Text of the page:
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HomeMarketThe 60/40 Portfolio Is Recovering in 2023. Expect Stops and Starts.

The 60/40 Portfolio Is Recovering in 2023. Expect Stops and Starts.

Both stocks and bonds tumbled last year, pummeling a 60/40 portfolio.

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After a historically ugly 2022, the standard portfolio of stocks and bonds is having a strong 2023. Expect some bumps along the way. 

Last year was a rough one for the “60/40 portfolio.” That’s a portfolio of 60% stocks and 40% bonds, mostly 10-year government debt. The idea is for long-term investors to keep over half their investment in stocks, but still retain substantial protection from safe government bonds, the interest payments of which are guaranteed.

There was no protection from anything in 2022; stocks and bonds plummeted, as the Federal Reserve raised rates to tame high inflation. For stocks, higher rates mean lowered earnings expectations. For bonds, higher rates mean lower bond prices, causing losses for fixed-income investors. 

This year, though, there has been a “reversal trade,” which means stock and bond prices have both risen. The three major U.S. indexes are in the green for the year, while the 10-pyear Treasury yield is down, meaning its price is up. Markets expect the Fed to pause its rate hikes soon, or even cut them, as the rate of inflation declines. Expectations of a stabilization in the economy—and earnings—have sent stocks upward, while the expectation that rate hikes are almost over have sent bond prices up. The 60/40 portfolio had gained 6.8% for the year through Thursday, according to Bank of America, the best start to the year through that point since 1991.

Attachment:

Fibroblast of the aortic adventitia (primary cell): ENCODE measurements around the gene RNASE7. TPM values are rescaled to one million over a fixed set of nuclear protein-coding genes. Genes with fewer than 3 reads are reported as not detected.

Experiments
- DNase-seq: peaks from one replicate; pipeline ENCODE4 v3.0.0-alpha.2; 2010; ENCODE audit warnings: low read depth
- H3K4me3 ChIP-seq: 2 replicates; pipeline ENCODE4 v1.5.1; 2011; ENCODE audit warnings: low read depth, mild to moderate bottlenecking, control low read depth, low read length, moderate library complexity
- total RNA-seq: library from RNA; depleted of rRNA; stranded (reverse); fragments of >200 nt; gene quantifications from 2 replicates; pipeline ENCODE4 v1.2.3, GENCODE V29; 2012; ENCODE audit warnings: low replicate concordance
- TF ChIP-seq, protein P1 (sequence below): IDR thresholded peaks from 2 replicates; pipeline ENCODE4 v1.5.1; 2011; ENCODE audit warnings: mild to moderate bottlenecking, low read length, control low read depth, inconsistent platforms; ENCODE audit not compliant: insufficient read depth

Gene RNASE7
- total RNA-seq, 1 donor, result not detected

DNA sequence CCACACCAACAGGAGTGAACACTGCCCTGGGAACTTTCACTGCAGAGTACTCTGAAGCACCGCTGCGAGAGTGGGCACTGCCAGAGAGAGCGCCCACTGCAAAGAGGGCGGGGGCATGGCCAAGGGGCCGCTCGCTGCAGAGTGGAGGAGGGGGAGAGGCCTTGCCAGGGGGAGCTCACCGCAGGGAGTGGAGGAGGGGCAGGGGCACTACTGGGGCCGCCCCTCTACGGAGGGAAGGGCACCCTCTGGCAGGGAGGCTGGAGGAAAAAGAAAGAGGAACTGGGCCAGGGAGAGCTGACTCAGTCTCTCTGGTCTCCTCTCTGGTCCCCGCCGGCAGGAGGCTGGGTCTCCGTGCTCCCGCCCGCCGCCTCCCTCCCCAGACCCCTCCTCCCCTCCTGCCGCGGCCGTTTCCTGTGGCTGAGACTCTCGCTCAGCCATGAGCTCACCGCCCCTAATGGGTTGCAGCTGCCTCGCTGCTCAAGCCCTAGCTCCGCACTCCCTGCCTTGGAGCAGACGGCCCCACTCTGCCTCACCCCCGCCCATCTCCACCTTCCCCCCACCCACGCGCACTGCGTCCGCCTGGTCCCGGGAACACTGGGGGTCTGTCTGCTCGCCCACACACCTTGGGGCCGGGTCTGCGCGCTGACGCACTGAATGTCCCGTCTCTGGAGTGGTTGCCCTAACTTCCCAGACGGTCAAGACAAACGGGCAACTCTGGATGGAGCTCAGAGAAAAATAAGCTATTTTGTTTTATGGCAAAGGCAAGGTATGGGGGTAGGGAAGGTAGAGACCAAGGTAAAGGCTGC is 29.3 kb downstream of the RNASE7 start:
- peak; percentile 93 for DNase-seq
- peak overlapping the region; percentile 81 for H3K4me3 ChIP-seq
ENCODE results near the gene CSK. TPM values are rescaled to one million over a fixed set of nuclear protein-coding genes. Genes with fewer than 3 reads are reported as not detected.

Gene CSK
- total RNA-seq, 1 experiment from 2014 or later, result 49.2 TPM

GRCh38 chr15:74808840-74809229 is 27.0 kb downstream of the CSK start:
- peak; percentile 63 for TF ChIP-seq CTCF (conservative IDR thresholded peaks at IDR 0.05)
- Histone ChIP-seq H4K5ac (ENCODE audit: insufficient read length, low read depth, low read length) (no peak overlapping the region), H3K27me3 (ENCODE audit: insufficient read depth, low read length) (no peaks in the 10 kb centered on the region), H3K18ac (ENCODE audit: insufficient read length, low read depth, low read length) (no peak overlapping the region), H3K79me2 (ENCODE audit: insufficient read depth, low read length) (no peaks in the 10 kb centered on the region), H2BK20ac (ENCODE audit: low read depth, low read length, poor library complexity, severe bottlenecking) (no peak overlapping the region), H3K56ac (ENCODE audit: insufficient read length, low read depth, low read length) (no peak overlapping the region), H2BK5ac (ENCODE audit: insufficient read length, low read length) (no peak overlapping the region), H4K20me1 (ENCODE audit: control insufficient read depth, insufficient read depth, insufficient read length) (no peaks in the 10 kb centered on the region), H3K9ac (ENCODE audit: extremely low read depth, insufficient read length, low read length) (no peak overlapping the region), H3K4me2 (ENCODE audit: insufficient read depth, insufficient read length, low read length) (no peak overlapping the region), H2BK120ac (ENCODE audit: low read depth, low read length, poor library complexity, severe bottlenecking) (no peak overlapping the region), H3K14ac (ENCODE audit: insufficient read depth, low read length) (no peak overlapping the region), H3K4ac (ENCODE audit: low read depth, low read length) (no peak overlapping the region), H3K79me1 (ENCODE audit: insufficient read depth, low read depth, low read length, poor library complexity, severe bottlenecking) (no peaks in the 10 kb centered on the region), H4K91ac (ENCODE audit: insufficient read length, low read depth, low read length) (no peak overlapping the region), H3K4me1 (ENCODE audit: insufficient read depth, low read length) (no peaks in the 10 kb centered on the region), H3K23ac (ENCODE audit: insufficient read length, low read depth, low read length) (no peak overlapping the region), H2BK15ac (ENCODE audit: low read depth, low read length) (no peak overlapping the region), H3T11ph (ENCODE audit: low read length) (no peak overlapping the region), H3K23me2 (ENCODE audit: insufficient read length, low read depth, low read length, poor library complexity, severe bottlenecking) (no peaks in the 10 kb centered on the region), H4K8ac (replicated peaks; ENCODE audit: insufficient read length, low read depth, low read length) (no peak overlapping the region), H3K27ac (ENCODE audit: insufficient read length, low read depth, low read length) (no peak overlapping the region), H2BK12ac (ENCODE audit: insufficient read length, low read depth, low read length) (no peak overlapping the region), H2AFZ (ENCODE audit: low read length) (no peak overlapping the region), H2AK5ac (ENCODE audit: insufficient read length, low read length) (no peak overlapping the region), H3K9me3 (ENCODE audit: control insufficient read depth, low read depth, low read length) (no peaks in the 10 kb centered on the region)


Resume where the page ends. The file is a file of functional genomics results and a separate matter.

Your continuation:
From here, it’s unlikely to be a smooth ride upward for investors. The 10-year yield is already creeping higher from its low point for the year, so its price is dipping. The risk is that the Fed needs to raise rates more from here, especially since the consumer price index’s January gain reported Tuesday was 6.4%, lower than December’s result, but above the expected 6.2%. More rate hikes would hurt stocks, but even without them, earnings could keep weakening because of already-high rates.

The good news is that Fed’s rate-hiking campaign is nearer the end than the beginning. The bad news is that end isn’t here yet, and more pain in markets could be coming.

Write to Jacob Sonenshine at jacob.sonenshine@barrons.com

Credit: marketwatch.com

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